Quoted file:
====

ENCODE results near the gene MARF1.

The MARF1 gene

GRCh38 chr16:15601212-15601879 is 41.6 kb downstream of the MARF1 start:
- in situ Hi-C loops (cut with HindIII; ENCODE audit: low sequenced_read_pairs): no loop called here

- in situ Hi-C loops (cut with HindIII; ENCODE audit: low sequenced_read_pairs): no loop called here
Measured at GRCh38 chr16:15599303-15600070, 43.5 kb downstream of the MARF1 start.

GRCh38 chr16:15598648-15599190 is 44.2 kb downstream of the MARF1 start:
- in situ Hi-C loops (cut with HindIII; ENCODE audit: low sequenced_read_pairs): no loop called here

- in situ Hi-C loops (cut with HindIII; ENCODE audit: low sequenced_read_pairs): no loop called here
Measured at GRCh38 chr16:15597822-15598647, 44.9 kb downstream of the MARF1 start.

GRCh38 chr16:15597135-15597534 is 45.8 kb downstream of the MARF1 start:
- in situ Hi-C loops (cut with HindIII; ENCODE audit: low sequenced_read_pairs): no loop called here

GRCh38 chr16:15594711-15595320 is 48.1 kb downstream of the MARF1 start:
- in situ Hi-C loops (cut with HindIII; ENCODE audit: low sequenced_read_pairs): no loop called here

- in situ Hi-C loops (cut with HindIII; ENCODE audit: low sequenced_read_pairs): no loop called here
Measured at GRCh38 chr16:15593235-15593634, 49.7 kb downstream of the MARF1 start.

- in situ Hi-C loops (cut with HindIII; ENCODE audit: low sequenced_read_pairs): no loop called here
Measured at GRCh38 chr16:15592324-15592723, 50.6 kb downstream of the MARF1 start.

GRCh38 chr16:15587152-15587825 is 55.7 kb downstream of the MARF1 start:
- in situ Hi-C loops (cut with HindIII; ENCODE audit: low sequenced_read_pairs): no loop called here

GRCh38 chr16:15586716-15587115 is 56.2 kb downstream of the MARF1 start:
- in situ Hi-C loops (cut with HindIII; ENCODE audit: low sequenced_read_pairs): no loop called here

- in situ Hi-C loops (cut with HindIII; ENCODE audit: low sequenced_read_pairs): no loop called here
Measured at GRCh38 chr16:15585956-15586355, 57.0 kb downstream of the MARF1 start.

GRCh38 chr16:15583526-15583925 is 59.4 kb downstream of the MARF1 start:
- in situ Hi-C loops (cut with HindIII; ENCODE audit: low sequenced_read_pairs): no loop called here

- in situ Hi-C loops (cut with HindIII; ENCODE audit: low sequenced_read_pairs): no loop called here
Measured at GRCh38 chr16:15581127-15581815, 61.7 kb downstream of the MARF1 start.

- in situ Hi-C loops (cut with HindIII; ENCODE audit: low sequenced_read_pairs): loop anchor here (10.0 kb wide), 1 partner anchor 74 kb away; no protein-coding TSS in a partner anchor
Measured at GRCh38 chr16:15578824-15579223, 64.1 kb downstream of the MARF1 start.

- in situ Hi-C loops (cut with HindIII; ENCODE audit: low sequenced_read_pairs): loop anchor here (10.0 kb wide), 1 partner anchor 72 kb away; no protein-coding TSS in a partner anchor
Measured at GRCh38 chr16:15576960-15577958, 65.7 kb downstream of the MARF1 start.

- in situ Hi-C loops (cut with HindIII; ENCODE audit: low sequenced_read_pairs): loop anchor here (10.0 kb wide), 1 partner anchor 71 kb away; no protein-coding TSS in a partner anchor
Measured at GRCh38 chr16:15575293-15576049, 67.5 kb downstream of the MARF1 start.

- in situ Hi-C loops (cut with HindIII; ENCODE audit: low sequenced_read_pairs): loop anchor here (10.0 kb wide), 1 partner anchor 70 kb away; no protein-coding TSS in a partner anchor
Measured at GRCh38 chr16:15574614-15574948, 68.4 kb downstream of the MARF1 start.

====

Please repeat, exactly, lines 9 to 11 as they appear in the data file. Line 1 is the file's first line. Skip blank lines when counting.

- in situ Hi-C loops (cut with HindIII; ENCODE audit: low sequenced_read_pairs): no loop called here
Measured at GRCh38 chr16:15597822-15598647, 44.9 kb downstream of the MARF1 start.

GRCh38 chr16:15597135-15597534 is 45.8 kb downstream of the MARF1 start: